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#7612 02/11/02 11:13 PM
Joined: Feb 2002
Posts: 840
C
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What should I do when "the boss" or a journeyman insists that I install something in a non-code compliant manner?

I have gotten into many arguments over this and the usual response is "Thats the way I learned" or "We've always done it that way."

Should I just go ahead and do it or refuse?
After all, they are the ones putting their license in jeopardy.

Some examples would be putting 3 12/2 RX cables in an 18 cu. box, grounding a metal box with a sheetrock screw, and installing the bond screw in a sub panel.

Anyway, I study the Code alot so its frustrating when you're told to do something you know is wrong. [Linked Image]

[This message has been edited by CTwireman (edited 02-11-2002).]


Peter
Joined: Oct 2000
Posts: 5,392
S
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CTwireman,
A few years of my apprenticeship was under just such a 'boss', the 'proverbial son' & J-man of a grandfathered electrician.
What did I do? I was frustrated quite a bit, but also driven to the Code book more than usual.
insert seat belt ad
You can learn a lot from a dummy [Linked Image]

Joined: Jan 2002
Posts: 1,457
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I would look for a new job. These are the kind of people who give us all a bad name. Find someone who cares about doing the work properly and you will learn far more than you ever will with these guys. I worked with a guy who had a very low opinion of his helpers ("better seen than heard") I was connecting some motors for chillers in a highrise apartment building. The connections he told me to make were wrong. I showed him the diagram right on the motor and he would not listen. "just do it the way I said" Ok, well guess who was back there replacing the motors.

Joined: Jan 2001
Posts: 1,044
Tom Offline
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Looking for a new job may not be possible, unless things are really booming in your area.

Sparky is right, you can learn a lot from these guys as long as you keep hitting the code book.

As we all know, you can always tell an electrician, you just can't tell him much.


As an apprentice, you have very little, if any, responsibility & for sure, no power. You could start keeping a written diary of all the code violations that you are forced to install . Info should include what the violation is, where it is located, who told you to put it in and the date. When someone asks what you're doing, just tell them you're covering your a** in case this ever ends up in court.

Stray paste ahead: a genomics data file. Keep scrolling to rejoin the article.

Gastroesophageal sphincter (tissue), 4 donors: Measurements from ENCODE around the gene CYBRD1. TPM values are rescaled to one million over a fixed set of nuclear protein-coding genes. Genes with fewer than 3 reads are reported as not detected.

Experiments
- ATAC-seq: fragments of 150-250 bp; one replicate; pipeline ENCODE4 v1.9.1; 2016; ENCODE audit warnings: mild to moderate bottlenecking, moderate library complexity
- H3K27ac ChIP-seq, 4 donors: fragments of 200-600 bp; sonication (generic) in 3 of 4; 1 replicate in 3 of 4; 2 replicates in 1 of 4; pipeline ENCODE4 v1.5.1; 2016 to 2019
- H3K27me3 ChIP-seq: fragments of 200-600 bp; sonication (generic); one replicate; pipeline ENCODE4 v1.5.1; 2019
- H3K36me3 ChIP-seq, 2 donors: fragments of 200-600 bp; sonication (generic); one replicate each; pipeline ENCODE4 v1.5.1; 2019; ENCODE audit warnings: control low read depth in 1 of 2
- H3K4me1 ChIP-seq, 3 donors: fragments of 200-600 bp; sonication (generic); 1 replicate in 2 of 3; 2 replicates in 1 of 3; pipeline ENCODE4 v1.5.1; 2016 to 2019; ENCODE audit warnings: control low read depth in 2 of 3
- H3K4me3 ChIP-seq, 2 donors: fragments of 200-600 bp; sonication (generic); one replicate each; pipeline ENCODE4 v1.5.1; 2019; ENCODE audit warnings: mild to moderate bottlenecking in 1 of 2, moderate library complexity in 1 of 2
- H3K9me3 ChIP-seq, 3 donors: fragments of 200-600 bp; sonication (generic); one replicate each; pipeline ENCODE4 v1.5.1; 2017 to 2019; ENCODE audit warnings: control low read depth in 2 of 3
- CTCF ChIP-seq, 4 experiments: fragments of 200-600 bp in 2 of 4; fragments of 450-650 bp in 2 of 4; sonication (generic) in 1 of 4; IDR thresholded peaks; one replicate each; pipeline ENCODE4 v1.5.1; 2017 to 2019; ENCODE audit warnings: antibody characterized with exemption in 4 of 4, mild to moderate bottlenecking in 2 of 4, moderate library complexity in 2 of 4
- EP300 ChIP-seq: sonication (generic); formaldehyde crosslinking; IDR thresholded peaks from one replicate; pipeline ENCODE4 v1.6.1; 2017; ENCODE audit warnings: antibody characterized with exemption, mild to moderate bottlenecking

Good luck. If you ever find a good solution to this problem, let uis know.

Tom

[This message has been edited by Tom (edited 02-12-2002).]


Few things are harder to put up with than the annoyance of a good example.
Joined: Dec 2001
Posts: 270
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Member
As an apprentice, you can't be held responsible for any code violation if you were told to do it that way. Keep a journal, so when the day comes when you have to support your contention that you were told to do it that way, then you can back it up. Make the journal believable, with non-looseleaf pages, and be sure to mention whenever you balked at the mis-direction. There might come a time when you can nail this guy without sounding like a whistle blower, perhaps in an after work chat with the owner and in the context of learning progress. Having your little "Code Study" journal in your hip pocket might serve you well. Maybe, if your journeyman just knows that you are taking notes, he might be a little more careful about what he tells you to do. Just find a way to let him see you jotting down some "practical application of code issues" in your notebook..he'll ask what you are up to, and you will tell him that you need to write things down so that when you have to do it all on your own, you can refer to your notes in case you forgot how you used to do it. He'll get the message, and he won't think you are just documenting a "rat sheet" on him.

Joined: Dec 2000
Posts: 4,291
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It'll help a lot if you can suggest a Code compliant way to handle the situation.
If you can do this without costing the Boss money, then chances are you're going to look better & better to Boss as time goes on.
(I wouldn't quit my day-job just yet)
Their bad example might be more educational than a good example, as long as nobody gets hurt!!

Joined: Feb 2002
Posts: 840
C
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Thanks for all the advice. I especially like the idea about the journal. Youre absolutely right, everything in this trade is a learning experience, even when youre learning what not to do! [Linked Image]

As far as work goes, there seems to be plenty of it in New England, since there is a labor shortage around here. (due to people moving away, giving up the trade, etc). There are usually about 5-15 ads for electricians in the paper every week (in southern New England anyway, I dont know about Mass).






[This message has been edited by CTwireman (edited 02-13-2002).]


Peter

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